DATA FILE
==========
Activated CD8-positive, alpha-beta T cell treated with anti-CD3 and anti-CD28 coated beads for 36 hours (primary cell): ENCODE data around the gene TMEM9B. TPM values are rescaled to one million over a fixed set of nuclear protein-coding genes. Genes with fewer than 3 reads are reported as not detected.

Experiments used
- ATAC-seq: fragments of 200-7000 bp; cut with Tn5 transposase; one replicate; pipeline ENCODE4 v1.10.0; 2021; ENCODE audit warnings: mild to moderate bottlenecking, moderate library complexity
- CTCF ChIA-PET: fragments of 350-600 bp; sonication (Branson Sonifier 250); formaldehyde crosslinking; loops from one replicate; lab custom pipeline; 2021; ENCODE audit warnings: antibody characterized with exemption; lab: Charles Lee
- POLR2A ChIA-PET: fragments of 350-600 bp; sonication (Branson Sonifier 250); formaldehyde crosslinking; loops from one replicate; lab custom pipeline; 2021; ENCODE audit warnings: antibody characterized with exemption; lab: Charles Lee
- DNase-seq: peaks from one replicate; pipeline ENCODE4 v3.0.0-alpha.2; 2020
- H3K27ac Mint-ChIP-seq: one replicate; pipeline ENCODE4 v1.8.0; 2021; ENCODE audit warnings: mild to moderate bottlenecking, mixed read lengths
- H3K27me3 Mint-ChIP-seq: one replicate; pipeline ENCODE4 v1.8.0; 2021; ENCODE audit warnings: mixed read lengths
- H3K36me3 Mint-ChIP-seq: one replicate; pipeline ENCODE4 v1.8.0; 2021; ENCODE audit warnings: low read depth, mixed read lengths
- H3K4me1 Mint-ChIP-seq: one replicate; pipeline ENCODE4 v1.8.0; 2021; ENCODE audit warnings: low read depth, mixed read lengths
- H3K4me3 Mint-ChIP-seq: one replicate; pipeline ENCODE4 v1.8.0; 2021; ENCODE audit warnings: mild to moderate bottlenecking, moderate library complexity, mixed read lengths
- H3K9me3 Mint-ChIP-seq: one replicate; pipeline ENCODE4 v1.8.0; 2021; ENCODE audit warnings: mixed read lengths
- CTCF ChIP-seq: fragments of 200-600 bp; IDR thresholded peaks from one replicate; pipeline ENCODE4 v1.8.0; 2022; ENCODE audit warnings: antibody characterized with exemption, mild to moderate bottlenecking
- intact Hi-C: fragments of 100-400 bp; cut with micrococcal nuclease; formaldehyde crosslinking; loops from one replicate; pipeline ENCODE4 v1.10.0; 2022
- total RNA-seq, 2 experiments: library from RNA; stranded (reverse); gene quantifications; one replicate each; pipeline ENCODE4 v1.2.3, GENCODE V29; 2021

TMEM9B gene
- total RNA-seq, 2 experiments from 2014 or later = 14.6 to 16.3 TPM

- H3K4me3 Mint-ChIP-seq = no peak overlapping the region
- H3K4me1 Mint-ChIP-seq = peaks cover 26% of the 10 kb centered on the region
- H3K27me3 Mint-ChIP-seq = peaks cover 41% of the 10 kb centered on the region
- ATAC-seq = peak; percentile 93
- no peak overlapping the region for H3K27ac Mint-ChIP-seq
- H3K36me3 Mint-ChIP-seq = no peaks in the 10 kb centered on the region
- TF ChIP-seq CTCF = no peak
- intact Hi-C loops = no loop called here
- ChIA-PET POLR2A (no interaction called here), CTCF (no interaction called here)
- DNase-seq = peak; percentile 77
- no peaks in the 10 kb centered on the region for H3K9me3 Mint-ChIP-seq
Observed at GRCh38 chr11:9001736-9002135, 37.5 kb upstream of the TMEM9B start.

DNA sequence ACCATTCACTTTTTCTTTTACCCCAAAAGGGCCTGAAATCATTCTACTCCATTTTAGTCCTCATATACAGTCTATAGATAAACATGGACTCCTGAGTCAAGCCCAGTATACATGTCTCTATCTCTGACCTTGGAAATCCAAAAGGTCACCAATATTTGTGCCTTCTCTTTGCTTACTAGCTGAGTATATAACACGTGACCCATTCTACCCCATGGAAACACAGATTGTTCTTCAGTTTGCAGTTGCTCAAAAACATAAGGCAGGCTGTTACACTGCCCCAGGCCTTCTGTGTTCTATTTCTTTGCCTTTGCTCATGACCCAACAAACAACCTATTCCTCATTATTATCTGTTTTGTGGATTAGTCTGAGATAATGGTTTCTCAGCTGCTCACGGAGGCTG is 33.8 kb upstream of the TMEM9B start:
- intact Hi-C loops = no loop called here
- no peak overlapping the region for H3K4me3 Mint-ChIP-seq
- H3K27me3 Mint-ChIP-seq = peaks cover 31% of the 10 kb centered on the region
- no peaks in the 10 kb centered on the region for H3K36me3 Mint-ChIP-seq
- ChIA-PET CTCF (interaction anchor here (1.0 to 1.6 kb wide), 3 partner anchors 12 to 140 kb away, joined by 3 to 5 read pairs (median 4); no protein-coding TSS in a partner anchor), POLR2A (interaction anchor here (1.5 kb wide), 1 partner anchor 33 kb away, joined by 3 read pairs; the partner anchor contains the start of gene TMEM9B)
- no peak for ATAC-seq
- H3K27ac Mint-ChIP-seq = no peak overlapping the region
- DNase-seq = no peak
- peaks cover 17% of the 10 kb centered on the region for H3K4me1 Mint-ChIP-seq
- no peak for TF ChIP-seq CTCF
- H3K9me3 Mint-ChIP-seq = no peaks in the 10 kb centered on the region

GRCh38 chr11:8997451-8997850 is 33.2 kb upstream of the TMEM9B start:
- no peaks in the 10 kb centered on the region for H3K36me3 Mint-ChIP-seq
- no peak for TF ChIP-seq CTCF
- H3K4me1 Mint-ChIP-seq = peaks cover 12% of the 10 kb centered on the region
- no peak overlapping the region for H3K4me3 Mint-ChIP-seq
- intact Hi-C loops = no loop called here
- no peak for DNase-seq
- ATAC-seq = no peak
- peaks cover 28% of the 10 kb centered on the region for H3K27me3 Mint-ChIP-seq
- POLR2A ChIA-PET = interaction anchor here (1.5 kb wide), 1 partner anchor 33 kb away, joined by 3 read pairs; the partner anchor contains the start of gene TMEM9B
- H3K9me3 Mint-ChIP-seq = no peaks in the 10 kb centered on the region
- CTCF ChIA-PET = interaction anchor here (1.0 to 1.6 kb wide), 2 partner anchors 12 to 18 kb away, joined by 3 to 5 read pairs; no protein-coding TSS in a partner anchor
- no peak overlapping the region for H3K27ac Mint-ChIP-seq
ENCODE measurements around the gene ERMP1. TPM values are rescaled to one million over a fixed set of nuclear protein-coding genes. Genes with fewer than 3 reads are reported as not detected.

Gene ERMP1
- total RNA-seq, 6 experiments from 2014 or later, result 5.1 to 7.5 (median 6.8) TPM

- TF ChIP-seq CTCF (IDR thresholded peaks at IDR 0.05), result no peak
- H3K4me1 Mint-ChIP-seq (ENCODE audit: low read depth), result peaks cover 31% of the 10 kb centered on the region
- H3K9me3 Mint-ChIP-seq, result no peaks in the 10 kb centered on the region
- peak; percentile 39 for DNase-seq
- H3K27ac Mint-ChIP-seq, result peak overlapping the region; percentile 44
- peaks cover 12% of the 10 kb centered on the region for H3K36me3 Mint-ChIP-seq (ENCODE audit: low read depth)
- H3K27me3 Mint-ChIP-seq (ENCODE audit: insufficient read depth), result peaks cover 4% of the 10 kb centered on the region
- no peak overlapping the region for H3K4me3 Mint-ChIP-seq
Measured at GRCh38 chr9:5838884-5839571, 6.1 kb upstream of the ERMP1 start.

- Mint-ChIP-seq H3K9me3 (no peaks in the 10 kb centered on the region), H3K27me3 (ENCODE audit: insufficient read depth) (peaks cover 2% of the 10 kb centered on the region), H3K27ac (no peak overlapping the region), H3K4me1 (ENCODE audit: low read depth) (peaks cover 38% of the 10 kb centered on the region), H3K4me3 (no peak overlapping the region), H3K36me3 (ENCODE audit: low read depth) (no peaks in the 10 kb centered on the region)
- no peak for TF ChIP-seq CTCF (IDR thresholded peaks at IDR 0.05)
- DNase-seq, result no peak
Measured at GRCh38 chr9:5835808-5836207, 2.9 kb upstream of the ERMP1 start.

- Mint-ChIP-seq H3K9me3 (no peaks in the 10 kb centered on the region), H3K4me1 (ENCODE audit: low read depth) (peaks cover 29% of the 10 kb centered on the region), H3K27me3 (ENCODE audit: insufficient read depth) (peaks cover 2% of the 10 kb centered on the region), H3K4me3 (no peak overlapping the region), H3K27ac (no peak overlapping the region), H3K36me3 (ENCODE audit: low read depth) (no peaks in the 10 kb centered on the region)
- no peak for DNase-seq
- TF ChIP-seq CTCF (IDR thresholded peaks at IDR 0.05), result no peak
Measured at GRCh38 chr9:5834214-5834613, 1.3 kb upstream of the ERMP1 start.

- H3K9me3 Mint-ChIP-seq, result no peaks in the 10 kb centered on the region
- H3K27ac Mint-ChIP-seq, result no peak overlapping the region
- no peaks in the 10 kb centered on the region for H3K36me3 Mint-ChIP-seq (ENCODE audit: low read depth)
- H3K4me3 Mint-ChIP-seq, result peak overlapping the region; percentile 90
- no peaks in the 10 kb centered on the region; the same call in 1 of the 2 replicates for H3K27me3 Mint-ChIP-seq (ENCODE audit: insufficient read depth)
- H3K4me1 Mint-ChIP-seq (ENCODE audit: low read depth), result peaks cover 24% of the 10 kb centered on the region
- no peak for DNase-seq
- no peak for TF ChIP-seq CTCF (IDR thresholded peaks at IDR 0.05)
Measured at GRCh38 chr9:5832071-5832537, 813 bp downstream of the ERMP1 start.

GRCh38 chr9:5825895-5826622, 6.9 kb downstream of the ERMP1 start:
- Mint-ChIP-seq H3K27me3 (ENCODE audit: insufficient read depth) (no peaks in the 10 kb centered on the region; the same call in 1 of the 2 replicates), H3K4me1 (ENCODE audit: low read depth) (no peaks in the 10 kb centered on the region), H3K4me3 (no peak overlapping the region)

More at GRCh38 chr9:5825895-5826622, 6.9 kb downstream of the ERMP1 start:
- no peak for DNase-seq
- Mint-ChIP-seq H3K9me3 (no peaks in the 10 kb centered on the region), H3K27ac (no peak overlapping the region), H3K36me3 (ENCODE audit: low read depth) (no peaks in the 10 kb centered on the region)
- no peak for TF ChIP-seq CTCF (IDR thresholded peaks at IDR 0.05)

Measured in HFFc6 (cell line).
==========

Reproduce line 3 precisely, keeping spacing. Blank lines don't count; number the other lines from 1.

- ATAC-seq: fragments of 200-7000 bp; cut with Tn5 transposase; one replicate; pipeline ENCODE4 v1.10.0; 2021; ENCODE audit warnings: mild to moderate bottlenecking, moderate library complexity